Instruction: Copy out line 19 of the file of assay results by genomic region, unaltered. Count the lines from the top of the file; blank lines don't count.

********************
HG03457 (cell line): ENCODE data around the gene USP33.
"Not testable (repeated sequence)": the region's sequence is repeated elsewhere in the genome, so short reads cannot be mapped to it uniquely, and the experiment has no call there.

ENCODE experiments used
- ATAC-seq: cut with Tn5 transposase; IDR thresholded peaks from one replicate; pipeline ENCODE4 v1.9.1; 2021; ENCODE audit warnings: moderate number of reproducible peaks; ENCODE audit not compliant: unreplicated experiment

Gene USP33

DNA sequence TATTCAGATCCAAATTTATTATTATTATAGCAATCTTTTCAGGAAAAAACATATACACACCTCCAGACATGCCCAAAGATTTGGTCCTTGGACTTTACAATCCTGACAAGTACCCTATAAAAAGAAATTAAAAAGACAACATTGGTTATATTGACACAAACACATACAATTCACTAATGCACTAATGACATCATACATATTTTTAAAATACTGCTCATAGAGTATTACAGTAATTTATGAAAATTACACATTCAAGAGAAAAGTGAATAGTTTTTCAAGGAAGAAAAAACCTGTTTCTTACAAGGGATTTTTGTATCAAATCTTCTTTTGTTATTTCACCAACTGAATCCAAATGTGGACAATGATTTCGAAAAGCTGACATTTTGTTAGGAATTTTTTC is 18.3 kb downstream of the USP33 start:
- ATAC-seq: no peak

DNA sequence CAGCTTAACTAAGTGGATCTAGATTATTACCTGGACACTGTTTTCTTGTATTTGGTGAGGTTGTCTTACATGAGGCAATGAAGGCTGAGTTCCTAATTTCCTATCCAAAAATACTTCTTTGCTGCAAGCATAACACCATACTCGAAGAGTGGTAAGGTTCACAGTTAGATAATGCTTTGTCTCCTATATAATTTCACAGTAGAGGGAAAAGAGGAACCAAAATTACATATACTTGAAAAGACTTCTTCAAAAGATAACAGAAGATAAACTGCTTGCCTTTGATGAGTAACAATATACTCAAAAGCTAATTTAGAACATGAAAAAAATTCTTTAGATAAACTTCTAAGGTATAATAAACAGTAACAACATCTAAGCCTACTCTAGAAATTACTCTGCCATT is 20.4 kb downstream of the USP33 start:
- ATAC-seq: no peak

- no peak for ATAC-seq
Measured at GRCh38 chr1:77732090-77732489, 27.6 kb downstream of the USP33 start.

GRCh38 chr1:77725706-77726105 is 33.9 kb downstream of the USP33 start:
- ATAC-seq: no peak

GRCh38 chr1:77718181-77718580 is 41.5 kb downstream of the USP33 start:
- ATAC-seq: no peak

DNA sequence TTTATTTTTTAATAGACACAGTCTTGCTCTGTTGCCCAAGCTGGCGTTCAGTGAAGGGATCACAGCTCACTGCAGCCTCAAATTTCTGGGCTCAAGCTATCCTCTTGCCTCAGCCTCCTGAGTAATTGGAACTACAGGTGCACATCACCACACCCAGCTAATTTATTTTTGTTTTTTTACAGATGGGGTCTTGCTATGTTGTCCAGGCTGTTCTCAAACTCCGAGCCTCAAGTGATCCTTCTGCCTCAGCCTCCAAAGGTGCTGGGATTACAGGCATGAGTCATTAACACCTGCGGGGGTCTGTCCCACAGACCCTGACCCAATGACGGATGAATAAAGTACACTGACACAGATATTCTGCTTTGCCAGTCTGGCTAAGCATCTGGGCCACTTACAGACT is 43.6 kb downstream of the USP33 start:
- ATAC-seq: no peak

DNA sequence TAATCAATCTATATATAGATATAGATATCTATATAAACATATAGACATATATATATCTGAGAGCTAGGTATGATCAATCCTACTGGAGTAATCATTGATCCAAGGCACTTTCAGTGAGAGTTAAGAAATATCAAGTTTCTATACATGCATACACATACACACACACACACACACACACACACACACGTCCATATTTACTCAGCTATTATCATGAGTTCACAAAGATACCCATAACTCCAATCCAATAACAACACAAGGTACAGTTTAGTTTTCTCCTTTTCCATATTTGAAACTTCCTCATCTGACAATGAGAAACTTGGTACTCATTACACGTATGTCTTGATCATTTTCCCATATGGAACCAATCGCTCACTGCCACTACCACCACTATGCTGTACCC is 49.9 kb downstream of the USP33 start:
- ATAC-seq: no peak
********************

- ATAC-seq: no peak